Their first target is a priest, which is fairly straightforward, except for the sly smile he shoots at Jay before being snuffed. The second list member is a librarian, who, it turns out, owns a storage crate full of ghastly, unfathomable videos (what seem to be, but might not be, child porn or snuff films). In a sign of the movie’s emphasis on mood and atmosphere over explicit physical horror (although, it should be said, there’s plenty of that too), we just observe as the two hired guns stare agape in horror at the video, never seeing what are on the actual tapes, but hear bloodcurdling screams. Whatever’s on screen is enough to enrage and electrify the hitmen into action, and Jay essentially turns into the physical embodiment of hellbound wrath, unleashing a hyper violent fury on the librarian that is just one trauma of many to come. It doesn’t stop there, Jay tortures the man until he tells them where the videos are shot and another torrent of violent terror reigns down — and one that even begins to scare Gal.
From here on out, the movie becomes an even wilder, more unpredictable ride. Back at home, Fiona is becoming more chummy with Shel, while on the road, Jay’s hand wound has spread and is festering, which lends the movie shades of David Cronenberg-ian body-horror and makes for a nice, “Rosemary’s Baby“-ish moment where Jay is consulted by an oddly complacent and unconcerned doctor. Jay asks where his regular doctor is, but doesn’t get an oblique, puzzling response. The psychological tar unleashed in Jay during these two killings is simply too much for the man that is already very psychologically unhinged. Gal and Jay get into a physical altercation and then they ultimately decide that it’s become too much for them to bear and Jay has to get out. They go to the shadowy, well-manicured men and ask to be let go of their duties; the men reply that if they leave, they (and their families) will be murdered. So they stay on the job, consequences be damned.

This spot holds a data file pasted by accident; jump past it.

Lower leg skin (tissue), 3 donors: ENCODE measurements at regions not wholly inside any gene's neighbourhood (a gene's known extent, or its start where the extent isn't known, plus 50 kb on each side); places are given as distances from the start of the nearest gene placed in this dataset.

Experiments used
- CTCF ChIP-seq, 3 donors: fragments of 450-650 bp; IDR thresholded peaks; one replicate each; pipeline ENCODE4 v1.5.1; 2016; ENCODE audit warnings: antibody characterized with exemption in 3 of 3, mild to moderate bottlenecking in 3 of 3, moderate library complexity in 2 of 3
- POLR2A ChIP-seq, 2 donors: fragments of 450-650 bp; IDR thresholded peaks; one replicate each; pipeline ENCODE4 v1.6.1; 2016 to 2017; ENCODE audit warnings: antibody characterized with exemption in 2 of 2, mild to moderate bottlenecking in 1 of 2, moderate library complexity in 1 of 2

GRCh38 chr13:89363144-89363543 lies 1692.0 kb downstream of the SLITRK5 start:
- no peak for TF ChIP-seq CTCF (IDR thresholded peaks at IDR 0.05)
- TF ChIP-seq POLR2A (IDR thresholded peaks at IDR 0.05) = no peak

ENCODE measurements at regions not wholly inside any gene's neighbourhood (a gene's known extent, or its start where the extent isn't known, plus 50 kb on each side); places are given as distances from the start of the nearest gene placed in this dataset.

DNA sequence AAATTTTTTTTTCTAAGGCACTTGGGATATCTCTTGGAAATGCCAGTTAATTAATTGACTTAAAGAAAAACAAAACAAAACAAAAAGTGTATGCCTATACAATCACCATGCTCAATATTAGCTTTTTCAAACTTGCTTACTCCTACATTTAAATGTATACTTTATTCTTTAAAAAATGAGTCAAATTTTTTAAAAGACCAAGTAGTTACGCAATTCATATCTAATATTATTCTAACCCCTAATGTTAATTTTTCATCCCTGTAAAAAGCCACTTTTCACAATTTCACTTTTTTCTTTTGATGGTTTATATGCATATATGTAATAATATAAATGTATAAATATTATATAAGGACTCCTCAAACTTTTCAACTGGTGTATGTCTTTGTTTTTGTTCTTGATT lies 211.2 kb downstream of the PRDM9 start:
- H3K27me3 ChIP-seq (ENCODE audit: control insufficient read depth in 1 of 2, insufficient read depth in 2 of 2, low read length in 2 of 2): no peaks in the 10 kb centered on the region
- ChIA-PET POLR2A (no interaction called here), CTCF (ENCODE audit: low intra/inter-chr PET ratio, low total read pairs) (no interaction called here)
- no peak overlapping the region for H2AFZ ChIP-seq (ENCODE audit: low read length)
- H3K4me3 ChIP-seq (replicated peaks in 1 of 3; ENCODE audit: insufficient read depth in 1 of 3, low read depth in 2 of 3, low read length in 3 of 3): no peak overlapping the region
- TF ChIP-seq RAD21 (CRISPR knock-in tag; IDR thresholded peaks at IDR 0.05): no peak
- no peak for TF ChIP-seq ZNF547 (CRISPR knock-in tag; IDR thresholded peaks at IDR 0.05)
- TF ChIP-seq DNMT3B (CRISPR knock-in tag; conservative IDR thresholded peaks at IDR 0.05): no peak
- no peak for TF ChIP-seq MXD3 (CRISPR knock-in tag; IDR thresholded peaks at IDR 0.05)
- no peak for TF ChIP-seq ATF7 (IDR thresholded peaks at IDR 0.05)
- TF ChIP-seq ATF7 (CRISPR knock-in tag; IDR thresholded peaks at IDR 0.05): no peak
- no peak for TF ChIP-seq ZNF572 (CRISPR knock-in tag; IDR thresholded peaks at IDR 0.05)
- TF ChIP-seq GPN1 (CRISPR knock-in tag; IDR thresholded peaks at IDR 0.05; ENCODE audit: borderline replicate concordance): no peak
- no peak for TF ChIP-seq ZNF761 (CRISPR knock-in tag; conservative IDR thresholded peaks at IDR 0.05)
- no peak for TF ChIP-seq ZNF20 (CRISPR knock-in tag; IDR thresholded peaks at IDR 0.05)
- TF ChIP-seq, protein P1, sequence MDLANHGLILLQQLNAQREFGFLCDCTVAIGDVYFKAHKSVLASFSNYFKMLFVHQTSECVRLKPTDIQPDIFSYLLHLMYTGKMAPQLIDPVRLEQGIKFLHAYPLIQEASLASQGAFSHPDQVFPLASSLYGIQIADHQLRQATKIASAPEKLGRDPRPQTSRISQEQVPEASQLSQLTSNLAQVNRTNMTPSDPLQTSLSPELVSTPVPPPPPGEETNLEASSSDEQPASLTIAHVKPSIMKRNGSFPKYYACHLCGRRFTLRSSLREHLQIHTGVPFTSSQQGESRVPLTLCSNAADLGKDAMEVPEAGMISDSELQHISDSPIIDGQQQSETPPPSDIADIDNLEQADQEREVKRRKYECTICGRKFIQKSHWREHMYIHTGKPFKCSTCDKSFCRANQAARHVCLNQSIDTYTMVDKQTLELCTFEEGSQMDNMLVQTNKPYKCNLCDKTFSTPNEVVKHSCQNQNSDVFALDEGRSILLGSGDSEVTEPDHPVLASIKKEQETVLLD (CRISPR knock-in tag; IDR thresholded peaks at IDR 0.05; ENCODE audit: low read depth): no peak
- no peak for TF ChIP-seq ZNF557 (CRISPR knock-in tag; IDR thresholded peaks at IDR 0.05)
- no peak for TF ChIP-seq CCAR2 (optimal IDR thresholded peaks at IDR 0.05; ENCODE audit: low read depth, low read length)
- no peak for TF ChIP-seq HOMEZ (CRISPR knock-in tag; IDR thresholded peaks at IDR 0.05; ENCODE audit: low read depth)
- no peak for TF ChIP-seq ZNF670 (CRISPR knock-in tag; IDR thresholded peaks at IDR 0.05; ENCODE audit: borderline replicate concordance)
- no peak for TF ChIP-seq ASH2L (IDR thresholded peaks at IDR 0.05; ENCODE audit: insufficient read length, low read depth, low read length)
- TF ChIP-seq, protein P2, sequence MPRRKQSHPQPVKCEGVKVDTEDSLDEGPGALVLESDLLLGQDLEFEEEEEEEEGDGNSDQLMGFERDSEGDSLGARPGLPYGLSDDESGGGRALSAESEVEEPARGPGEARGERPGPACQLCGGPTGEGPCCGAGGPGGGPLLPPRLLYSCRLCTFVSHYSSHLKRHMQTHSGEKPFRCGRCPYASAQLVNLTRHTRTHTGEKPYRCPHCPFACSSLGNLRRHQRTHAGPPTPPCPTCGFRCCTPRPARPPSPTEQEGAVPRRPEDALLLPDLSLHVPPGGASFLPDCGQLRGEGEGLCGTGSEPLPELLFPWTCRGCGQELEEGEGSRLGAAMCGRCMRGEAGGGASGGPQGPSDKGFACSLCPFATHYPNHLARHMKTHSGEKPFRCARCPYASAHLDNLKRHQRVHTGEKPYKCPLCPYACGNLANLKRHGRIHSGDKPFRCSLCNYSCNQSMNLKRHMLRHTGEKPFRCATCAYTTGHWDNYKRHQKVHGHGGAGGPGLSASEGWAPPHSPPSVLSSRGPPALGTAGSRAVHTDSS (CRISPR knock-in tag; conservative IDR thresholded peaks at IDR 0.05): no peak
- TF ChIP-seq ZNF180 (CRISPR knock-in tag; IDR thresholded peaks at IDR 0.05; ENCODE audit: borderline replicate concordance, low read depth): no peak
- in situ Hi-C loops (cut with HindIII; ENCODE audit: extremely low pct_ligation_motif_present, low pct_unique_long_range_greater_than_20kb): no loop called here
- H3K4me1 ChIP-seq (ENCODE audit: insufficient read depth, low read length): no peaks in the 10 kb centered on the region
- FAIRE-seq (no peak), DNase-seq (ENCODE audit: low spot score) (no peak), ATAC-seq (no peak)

It’s in the third act that the shit really hits the fan, though, with the entire film taking on cultish, “Wicker Man“-ian overtones that will leave even the most jaded cinemagoer shaking in their seats. The culmination of the film, and the succession of jaw-droppingly surprising moments (twists and turns aplenty) therein wouldn’t have made much of an impact, though, if the groundwork hadn’t been laid. As creepy and terrifying as “Kill List” is, the real star of the picture is Wheatley’s elementally sharp gaze and filmmaking craft (though kudos to the excellent performances by the entire cast which also bolster the film). From claustrophobic, but subtle framing, to an amazingly unnerving score/sound design, to eerily clipped inventive editing, this is simply tremendously pointed filmmaking and makes for an increasingly intense experience that starts to sweat with dread. The rising anxiety of the picture is masterful, the alarmingly portentous qualities of the film seem to be built into its DNA far before things go brutally wrong. It’s less about the shock and more about the impact. Completely unsettling and wired throughout with a a subconscious anxiety, “Kill List” will leave your bones rattling. [A-]